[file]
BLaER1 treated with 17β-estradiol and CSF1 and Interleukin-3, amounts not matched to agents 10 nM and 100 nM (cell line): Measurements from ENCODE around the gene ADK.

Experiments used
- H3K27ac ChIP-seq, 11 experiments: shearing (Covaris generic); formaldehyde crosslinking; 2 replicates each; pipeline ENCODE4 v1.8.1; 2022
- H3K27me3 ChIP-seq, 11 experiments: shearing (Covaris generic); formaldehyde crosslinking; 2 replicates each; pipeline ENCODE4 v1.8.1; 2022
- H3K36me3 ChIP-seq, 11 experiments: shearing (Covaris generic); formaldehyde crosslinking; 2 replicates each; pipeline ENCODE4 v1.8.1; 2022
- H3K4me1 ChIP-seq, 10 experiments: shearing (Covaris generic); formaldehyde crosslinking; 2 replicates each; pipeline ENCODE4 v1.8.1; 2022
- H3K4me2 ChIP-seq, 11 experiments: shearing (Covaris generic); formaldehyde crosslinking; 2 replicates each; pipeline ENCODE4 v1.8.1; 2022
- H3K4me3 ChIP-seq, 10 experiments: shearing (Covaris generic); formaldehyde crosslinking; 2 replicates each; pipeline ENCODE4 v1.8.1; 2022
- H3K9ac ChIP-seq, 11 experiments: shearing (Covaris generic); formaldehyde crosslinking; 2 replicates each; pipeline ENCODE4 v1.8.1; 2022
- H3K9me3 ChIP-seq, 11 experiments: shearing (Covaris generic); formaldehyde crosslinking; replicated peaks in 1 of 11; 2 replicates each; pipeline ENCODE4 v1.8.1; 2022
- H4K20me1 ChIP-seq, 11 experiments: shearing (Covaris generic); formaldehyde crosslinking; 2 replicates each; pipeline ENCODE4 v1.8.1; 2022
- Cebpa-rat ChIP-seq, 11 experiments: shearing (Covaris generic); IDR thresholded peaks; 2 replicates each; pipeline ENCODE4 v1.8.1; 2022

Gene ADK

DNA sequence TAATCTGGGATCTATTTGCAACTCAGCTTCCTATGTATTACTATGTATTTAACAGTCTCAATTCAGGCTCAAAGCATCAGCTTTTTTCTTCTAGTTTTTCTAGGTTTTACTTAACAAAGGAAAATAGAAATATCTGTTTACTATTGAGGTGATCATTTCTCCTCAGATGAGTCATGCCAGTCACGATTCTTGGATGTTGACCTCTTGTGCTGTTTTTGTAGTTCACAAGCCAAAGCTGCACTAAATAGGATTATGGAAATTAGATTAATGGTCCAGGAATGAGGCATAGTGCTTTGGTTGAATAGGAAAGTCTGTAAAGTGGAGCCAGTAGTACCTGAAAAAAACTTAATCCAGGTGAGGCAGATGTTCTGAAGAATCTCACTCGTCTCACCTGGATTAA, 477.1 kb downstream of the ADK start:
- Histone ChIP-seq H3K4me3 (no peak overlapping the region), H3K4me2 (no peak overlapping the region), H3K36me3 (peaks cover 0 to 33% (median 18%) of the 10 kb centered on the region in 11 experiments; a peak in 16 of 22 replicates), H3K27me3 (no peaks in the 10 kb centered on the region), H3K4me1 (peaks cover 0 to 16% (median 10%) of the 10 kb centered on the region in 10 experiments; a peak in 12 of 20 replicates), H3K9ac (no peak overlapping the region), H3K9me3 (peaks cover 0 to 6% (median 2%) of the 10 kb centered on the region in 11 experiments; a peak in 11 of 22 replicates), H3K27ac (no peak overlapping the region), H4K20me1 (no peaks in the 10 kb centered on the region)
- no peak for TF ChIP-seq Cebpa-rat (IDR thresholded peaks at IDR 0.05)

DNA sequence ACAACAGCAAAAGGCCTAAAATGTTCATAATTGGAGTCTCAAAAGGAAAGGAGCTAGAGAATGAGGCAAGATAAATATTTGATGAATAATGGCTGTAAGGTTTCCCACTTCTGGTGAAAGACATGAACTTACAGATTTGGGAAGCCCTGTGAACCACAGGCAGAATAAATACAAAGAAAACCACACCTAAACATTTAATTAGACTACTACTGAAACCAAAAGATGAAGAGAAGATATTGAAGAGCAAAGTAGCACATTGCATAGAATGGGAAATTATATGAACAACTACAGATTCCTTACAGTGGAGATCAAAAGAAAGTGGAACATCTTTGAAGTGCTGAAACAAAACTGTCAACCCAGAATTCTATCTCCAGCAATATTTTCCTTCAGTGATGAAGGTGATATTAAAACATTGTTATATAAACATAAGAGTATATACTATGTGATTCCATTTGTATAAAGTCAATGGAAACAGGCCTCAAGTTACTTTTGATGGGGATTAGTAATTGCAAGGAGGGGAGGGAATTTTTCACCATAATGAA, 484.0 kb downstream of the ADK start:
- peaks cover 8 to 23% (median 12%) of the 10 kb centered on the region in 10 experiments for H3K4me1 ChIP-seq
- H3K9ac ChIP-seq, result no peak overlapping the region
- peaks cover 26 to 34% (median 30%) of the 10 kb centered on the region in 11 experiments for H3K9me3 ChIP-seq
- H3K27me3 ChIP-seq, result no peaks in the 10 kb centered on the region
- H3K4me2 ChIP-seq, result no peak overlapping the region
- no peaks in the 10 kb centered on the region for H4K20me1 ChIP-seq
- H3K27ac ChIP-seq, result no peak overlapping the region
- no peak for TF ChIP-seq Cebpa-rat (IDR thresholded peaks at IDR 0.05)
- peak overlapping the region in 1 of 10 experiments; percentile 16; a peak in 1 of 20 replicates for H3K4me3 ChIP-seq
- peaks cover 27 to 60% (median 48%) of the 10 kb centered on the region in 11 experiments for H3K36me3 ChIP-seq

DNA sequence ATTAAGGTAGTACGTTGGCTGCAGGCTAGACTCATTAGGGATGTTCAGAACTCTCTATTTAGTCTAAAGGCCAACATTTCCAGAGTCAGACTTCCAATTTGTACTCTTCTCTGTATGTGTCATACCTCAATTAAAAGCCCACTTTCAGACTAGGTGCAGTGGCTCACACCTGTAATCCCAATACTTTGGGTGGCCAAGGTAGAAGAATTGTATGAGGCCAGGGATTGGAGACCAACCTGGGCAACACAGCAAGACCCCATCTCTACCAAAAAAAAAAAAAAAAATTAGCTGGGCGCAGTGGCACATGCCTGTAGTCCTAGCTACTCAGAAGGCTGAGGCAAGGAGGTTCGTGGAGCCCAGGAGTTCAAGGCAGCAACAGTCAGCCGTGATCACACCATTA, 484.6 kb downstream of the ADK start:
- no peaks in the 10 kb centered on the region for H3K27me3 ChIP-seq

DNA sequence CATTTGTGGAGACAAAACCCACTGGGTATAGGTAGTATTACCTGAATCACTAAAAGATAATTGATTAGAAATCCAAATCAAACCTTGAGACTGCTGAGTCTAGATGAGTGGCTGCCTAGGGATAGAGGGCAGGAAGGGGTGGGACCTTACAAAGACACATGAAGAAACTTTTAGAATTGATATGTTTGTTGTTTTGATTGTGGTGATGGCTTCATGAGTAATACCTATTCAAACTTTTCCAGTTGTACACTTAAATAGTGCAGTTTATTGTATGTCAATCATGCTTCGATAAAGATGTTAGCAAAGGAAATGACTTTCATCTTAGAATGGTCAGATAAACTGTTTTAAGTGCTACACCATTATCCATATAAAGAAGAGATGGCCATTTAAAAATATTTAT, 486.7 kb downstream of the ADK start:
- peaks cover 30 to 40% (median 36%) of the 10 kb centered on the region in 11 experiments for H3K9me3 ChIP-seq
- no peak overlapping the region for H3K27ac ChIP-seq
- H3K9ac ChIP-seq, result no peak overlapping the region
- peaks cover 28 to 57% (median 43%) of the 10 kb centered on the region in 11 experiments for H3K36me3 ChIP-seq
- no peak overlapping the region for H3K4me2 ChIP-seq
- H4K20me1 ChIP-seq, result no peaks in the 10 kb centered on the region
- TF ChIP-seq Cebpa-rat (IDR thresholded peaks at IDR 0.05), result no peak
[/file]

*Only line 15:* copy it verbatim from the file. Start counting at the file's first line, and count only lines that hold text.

- Histone ChIP-seq H3K4me3 (no peak overlapping the region), H3K4me2 (no peak overlapping the region), H3K36me3 (peaks cover 0 to 33% (median 18%) of the 10 kb centered on the region in 11 experiments; a peak in 16 of 22 replicates), H3K27me3 (no peaks in the 10 kb centered on the region), H3K4me1 (peaks cover 0 to 16% (median 10%) of the 10 kb centered on the region in 10 experiments; a peak in 12 of 20 replicates), H3K9ac (no peak overlapping the region), H3K9me3 (peaks cover 0 to 6% (median 2%) of the 10 kb centered on the region in 11 experiments; a peak in 11 of 22 replicates), H3K27ac (no peak overlapping the region), H4K20me1 (no peaks in the 10 kb centered on the region)